Although the flight from Beijing to Pyongyang is only an hour and a half, the good folks at Air Koryo serve you a full meal and free beer, unlike those capitalist pig American carriers who have ceased to provide the proletariat with even a mere snack of pretzels. The meal we were served was not particularly edible, however, and was probably the worst airline food I have ever eaten. It consisted of fish that was kinda fried, yet cold, and sitting in some sort of greyish sauce, rice, canned fruit, kimchi, and spongecake. I managed to eat the rice and spongecake, but just couldn’t choke down more than one bite of the fish.


Welcome to Pyongyang

The flight itself was rather smooth, and we arrived at Pyongyang’s Sunan International Airport on time. As we disembarked the plane, several officers in olive drab uniforms directed us onto a bus that would take us to the terminal. Once there, another officer wearing a surgical mask collected our health declaration forms and waved us towards the immigration officers. After some initial confusion, we managed to be admitted into the country, collect our luggage, and then hand it over to the customs officers to be X-rayed for weapons, explosives, “killing devices”, drugs, “exciters” (?!), poison, “publishings of all kinds”, GPS devices, and cellphones. Those of us with cellphones had them confiscated, and all of our passports were collected for whatever reason, and would not be returned to us until we left the country.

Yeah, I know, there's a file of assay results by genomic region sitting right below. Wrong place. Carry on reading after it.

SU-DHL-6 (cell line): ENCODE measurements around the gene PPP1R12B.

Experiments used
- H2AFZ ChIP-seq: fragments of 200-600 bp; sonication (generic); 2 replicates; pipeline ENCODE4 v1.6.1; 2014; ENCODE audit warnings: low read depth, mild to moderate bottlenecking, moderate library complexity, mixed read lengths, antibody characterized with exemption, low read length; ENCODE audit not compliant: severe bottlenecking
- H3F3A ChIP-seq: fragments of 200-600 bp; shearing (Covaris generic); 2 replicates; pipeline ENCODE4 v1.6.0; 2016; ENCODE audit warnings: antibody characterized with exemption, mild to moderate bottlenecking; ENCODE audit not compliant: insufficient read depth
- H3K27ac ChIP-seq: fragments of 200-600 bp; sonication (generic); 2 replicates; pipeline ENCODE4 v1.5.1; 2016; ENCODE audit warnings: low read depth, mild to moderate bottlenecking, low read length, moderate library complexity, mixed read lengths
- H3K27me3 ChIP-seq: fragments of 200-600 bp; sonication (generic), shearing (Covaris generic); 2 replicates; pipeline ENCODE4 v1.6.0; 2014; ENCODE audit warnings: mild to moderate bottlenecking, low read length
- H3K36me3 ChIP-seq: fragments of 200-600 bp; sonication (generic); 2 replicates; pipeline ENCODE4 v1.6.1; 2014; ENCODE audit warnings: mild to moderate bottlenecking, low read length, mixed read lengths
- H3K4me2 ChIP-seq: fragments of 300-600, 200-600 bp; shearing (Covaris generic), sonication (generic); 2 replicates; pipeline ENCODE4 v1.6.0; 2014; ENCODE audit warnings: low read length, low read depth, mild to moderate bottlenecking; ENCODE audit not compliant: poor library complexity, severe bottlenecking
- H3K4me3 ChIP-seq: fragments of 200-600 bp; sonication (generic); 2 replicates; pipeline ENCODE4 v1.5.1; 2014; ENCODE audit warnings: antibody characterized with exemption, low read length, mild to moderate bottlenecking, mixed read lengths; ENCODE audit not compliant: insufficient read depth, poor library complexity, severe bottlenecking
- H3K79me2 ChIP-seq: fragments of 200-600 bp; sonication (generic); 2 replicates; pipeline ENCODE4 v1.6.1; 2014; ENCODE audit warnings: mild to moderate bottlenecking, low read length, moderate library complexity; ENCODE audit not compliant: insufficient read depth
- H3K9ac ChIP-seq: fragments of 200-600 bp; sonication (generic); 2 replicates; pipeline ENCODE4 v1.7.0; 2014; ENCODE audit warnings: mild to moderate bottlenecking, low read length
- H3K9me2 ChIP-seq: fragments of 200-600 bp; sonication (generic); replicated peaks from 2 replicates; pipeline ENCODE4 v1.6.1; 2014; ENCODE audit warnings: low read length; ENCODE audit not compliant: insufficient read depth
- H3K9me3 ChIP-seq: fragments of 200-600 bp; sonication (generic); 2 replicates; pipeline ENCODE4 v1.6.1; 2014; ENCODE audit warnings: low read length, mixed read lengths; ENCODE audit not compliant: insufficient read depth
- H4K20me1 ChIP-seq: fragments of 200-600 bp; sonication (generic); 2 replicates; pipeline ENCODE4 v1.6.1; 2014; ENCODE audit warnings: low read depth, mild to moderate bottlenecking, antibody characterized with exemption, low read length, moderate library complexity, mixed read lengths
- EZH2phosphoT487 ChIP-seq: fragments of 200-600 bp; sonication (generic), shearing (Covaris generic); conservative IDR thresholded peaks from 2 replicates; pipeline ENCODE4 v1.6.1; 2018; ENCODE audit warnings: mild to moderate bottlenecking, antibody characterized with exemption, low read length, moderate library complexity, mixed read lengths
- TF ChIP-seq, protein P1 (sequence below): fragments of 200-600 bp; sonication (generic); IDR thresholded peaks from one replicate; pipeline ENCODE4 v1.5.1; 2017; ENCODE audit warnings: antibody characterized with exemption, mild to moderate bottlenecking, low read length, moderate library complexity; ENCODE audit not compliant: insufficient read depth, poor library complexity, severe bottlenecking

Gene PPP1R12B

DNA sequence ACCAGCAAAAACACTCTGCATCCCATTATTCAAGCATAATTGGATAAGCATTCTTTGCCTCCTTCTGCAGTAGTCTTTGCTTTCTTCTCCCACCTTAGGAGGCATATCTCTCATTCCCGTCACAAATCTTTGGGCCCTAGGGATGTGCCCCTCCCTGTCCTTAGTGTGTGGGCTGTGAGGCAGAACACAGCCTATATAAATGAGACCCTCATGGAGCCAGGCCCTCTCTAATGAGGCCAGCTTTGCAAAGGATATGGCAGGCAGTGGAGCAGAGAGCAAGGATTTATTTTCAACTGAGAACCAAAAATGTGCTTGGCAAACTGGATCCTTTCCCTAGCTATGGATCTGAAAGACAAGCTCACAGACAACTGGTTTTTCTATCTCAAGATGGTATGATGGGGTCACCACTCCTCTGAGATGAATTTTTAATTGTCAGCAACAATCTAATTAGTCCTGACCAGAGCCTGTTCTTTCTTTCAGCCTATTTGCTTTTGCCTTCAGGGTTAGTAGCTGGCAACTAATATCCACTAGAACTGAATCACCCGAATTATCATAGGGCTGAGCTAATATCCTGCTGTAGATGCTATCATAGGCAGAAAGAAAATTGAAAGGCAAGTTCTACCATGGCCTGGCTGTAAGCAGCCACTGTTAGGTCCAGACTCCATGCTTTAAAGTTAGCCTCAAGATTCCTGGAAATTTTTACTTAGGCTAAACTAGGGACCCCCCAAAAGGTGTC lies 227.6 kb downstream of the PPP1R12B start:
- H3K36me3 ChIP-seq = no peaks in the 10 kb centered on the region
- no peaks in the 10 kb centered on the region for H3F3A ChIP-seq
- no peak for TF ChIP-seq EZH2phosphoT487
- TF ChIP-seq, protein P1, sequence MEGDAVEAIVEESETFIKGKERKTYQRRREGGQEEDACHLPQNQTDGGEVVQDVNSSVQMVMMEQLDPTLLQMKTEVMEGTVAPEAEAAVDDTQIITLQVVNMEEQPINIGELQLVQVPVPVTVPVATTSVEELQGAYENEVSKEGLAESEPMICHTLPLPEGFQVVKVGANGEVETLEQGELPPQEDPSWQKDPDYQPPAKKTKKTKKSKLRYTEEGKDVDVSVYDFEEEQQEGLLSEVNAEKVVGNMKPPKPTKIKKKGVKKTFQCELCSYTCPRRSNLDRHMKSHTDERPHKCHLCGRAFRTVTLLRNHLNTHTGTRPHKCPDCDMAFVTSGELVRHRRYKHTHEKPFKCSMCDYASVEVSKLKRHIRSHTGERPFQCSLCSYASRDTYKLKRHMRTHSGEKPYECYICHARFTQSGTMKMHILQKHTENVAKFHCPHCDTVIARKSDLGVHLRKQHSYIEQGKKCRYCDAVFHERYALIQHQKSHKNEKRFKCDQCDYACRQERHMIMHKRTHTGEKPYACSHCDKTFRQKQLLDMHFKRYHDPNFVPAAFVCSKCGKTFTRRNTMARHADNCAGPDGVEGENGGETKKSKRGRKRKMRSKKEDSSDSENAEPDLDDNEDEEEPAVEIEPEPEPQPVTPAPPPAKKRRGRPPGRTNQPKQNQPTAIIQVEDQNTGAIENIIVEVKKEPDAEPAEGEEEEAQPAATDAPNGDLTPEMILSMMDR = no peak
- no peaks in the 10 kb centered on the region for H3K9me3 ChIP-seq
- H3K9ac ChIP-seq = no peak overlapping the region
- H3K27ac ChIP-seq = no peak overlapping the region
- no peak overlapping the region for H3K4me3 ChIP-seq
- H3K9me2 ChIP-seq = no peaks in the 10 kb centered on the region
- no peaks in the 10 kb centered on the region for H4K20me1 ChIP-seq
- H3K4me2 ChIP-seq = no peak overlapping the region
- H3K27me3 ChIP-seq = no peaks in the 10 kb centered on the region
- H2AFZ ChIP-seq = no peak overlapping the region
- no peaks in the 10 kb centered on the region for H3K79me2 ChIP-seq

After we had finished this whole process, we were divided into our different tour groups and directed to our buses. The American tour group, which I was obviously a part of (there are different restrictions for American tourists, so all of us imperialists are placed in the same group) consisted of 16 Yankees, one Koryo Tour guide, and two (later to be three) North Korean tour guides who would be accompanying us at all times. And with that, we were finally off to the North Korean capital of Pyongyang.


September 14, 2009

I have returned from the People’s Republics


I arrived back in Arlington last night (and two hours early, thanks to a very nice Continental Airlines representative) from the Democratic People’s Republic of Korea and the People’s Republic of China. I’m still trying to process everything, but this was definitely the most bizarre and interesting trip I have ever taken. It will take me awhile to sort through the 1,500 pictures and assorted videos I shot while over there, but I should have plenty of stuff to blog about (finally!).